If you like large, charismatic vertebrates, then you should be a fan of the gargantuan Chinese giant salamander (Andrias davidianus). With a “family” history that stretches back to the dinosaurs, survival is in its genes. However, whilst possessing a unique genetic make-up contributes to its huge stature, it also brings unwelcomed attention, contributing to a rapidly dwindling conservation status.
The numbers are impressive. Reaching a staggering 180 cm in length and weighing over 30 kg; along with the world’s other two species of giant salamander – the Japanese giant salamander and the American hellbender – it’s been following a unique evolutionary trajectory for some 170 million years.
Genetic distinctiveness unfortunately offers little resistance to conservation decline. Ongoing threats include habitat destruction, pollution, climate change, over-harvesting and disease. Historical information indicates that the species was once widely distributed in the middle and lower tributaries of the Yangtze, Yellow and Pearl Rivers. Yet in the past 50 years, populations have declined sharply in both range and numbers, falling by a frightening 80 percent, leaving it listed as Critically Endangered. This combination of evolutionary uniqueness and conservation concern means it is the second-highest-ranked Evolutionarily Distinct and Globally Endangered amphibian in the world (edgeofexistence.org).
But what do we know of this species in the wild? Surprisingly little, for such a seemingly conspicuous species. Actual population estimates are hard to quantify, though distribution surveys have identified regional genetic differences across their known range. They occupy rocky, mountain streams and rivers with clear, fast-running water, in forested areas at moderate altitudes (below 1,500 m). Their permanently aquatic lifestyle may have hindered our knowledge of their life history.
Mating behaviour is described for the Japanese giant salamander (Andrias japonicus) and is probably similar for the Chinese giant salamander. Reproduction appears to take place from late August to September, when individuals congregate at nest sites. Males occupy breeding cavities, which they aggressively guard, whilst females briefly enter to lay between 400–500 eggs, in a string of beads. Following fertilisation, the male protects them from predators, until they hatch 12–15 weeks later in the early spring. Little is known on breeding success, survivorship rates and indeed the demography of the species. But knowledge is increasing through captive breeding efforts. However, this is not the classic conservation breeding you may initially envisage.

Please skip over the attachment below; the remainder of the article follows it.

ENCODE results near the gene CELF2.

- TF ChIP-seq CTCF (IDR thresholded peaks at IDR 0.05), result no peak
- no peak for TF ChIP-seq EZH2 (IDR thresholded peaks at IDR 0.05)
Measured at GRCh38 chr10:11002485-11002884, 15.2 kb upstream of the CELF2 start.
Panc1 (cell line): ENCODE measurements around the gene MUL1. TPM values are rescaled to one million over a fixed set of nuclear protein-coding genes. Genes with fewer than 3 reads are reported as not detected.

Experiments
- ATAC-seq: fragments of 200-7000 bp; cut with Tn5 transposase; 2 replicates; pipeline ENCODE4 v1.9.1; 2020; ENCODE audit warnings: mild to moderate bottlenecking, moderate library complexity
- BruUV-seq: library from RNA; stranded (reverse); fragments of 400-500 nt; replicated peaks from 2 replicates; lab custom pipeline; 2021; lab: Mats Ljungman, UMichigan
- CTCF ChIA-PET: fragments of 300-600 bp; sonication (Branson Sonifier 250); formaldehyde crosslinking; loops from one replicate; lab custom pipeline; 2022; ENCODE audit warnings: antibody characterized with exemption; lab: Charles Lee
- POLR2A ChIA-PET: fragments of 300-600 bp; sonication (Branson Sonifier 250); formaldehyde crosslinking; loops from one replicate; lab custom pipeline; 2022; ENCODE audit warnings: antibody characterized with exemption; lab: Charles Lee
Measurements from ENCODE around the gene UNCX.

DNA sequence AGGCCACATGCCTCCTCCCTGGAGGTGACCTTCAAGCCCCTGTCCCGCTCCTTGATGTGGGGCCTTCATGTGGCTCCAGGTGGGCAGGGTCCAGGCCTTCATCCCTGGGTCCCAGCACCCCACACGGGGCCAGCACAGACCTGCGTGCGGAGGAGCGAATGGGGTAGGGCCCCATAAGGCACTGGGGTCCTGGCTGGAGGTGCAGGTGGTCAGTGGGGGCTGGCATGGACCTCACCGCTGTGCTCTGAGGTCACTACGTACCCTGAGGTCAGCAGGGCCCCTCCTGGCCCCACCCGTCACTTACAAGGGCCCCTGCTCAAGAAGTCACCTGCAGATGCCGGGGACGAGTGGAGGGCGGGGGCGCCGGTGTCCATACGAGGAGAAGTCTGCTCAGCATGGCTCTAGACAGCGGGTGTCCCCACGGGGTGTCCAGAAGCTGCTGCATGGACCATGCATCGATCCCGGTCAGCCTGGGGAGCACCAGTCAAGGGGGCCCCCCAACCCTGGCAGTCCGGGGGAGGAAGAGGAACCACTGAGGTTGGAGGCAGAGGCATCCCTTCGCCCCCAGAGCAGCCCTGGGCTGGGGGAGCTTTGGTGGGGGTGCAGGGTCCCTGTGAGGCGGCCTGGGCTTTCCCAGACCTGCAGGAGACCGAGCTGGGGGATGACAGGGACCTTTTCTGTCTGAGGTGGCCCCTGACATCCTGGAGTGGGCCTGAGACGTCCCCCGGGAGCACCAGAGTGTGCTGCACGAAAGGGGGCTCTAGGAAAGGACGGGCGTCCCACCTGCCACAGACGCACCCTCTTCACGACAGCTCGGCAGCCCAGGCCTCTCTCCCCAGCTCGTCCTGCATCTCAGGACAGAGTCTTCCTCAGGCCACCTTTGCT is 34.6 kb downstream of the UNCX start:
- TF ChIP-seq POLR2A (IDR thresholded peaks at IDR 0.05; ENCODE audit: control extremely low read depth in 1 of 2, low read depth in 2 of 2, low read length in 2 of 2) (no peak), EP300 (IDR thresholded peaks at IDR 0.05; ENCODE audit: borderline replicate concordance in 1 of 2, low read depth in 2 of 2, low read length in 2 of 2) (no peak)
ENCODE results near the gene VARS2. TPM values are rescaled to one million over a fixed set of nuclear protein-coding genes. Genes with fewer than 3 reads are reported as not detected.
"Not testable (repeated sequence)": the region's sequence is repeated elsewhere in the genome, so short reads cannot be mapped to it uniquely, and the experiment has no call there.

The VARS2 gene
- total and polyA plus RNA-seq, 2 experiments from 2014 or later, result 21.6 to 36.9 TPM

This species has huge cultural significance. Hunted for medicinal reasons, as well as food; this market has fuelled salamander farming. The Chinese have developed a host of methods for breeding this species, which were largely unknown outside of China, where captive breeding has rarely been successful.
The threats and opportunities of this farming were spotted by the Zoological Society of London (ZSL) and others, as a means to consolidate conservation of this protected species. Farms have sourced wild individuals as new stock for breeding and whilst bred (and confiscated) individuals do get returned to the wild, there has been limited focus on disease and genetic screening. The potential impact of this “biological pollution” is huge, considering the genetic structuring amongst discrete wild populations, suggests the existence of multiple subspecies and/or cryptic species.
Previous in-situ conservation efforts have met with limited success. At least 14 nature reserves have been established to protect wild Chinese giant salamander populations, but their effectiveness is questionable, with more evidence of threats rather than salamanders persisting in each area.
ZSL spotted an opportunity to build on the existing conservation evidence and breeding skills, drawing together a multitude of partners. An international workshop followed, resulting in a Darwin Initiative* supported project that aims to complete more field surveys to assess populations, increase knowledge of conservation genetics and phylogeography, develop disease diagnostic and research capacity, and improve ex-situ protocols for conservation – amongst others. All of these will contribute to a range-wide Conservation Action Plan, implemented by Chinese partners.